Yoruba Traditional Education Philosophy in the Evolution of a ‘Total Man’

Ademakinwa Adebisi


Nigeria as a country is blessed with a large number of literate people: scientists, engineers, and so on, yet the manpower needed to harness its enormous resources should be the natural outcome of its education system. The paper reassesses the notion that hinges African economic development on the achievements of its formal education system. The paper, due to this raises some questions among which are: is development best measured with the yardstick of a high percentage of literate youths? Can we read economic achievements into the number of engineers, scientists and etc. that a nation is able to produce? What ethics predominates in the conglomeration of the African elite to influence African development?


Materials are drawn from the rich stock of traditional Yoruba proverbs while two novels by Chinua Achebe’s: No Longer at Ease and T. A. Awoniyi’s Aiye Kooto analyse the ingredients necessary for the creation of a ‘total man’. They also provide veritable socio-political backgrounds for an adequate comparison of the various concept of education churned up in the process.


It was established in this paper that the traditional Yoruba concept of economic development is at variance with the modern concepts since traditionally, Yoruba society placed a high premium on human development as opposed to those we term ‘naira and kobo’ inherent in the modern concept of economic development. The paper symbolizes the failure of the current education system by its products exemplified by the ill-trained and corrupt elite at the helm of affairs in the country. The paper reiterates how Nigerians can maintain a symbiotic African traditional education system and the modern formal one as one of the ways capable of guaranteeing the formation of a ‘total man’. The paper sees the ‘total man’ as the alternative to currently evolved individuals that are ill-trained ethically and mentally to fast-track the development of the African continent on the social, political, and economic fronts.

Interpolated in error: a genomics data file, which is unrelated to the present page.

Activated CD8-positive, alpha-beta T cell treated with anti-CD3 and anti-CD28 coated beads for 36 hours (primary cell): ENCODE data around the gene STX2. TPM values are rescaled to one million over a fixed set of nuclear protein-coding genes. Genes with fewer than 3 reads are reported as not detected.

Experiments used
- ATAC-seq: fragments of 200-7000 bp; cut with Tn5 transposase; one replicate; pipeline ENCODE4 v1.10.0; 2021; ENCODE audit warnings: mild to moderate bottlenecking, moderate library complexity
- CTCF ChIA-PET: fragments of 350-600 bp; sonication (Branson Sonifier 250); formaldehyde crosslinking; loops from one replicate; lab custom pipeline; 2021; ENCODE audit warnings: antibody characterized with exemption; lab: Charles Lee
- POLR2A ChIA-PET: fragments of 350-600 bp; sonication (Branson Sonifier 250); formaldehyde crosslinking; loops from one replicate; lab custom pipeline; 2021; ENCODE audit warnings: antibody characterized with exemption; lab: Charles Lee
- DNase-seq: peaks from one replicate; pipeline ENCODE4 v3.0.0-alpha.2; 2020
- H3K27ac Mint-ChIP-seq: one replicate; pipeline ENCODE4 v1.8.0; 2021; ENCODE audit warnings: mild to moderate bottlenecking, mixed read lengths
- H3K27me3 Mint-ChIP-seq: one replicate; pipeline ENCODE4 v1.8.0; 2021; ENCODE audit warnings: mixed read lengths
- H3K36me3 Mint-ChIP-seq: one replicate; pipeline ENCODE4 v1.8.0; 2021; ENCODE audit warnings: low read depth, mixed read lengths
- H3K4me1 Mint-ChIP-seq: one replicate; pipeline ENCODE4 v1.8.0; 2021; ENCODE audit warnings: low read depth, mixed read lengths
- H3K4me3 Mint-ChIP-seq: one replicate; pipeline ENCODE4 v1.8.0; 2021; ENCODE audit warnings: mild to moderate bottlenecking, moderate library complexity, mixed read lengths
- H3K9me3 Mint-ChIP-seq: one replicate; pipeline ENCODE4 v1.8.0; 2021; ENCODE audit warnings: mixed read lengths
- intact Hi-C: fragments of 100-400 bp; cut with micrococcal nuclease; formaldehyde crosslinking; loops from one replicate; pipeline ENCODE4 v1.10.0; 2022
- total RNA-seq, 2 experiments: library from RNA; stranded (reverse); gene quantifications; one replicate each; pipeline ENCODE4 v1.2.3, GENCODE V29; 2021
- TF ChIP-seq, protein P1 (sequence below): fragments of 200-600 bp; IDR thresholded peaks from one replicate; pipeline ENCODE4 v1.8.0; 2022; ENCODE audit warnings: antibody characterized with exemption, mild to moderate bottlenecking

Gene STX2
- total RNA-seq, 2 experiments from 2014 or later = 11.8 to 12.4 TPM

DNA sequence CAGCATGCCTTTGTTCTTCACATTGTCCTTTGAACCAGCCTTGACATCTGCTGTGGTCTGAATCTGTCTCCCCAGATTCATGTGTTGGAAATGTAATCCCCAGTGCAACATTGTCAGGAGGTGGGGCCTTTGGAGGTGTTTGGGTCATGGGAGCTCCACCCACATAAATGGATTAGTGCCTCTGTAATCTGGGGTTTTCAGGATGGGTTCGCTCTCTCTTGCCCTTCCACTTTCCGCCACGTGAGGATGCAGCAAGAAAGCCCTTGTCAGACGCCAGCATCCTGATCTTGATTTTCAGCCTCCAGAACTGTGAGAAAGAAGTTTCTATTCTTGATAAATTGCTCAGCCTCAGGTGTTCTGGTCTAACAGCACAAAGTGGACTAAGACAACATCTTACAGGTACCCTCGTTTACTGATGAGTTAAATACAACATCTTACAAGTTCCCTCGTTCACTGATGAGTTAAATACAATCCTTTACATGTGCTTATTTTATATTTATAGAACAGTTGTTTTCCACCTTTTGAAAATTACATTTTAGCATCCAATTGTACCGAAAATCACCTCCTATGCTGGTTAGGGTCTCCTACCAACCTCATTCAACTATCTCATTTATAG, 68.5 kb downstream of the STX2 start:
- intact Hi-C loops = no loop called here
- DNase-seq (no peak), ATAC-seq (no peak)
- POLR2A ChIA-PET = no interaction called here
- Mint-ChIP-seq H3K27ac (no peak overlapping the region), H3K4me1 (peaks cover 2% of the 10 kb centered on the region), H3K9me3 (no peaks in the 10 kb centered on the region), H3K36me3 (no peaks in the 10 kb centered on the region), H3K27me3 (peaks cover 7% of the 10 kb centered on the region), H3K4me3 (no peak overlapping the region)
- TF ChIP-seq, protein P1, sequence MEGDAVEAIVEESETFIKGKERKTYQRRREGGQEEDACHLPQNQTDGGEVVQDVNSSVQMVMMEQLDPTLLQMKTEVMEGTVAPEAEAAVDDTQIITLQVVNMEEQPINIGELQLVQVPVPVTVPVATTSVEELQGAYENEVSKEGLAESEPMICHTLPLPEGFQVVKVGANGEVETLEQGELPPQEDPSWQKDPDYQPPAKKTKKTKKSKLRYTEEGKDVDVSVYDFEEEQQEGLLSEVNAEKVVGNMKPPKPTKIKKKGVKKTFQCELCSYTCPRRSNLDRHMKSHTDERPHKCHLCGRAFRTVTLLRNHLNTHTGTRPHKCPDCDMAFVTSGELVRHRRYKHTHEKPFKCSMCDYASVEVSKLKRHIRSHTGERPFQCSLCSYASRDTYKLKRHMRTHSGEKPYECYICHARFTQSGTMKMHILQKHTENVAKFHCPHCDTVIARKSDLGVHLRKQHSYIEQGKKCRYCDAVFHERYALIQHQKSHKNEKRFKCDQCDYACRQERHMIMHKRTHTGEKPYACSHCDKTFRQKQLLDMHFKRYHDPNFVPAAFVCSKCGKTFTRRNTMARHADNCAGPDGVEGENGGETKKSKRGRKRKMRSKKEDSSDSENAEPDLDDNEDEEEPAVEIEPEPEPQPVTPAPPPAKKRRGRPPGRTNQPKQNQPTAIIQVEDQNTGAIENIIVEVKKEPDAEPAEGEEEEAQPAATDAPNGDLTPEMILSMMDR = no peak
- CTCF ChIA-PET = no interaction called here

The importance of this paper rests on its interdisciplinary assessment and use of African cultural perspectives, literature, and myths to analyze the role of culture in African development.




Total man, economic development, omoluwabi, education, training.

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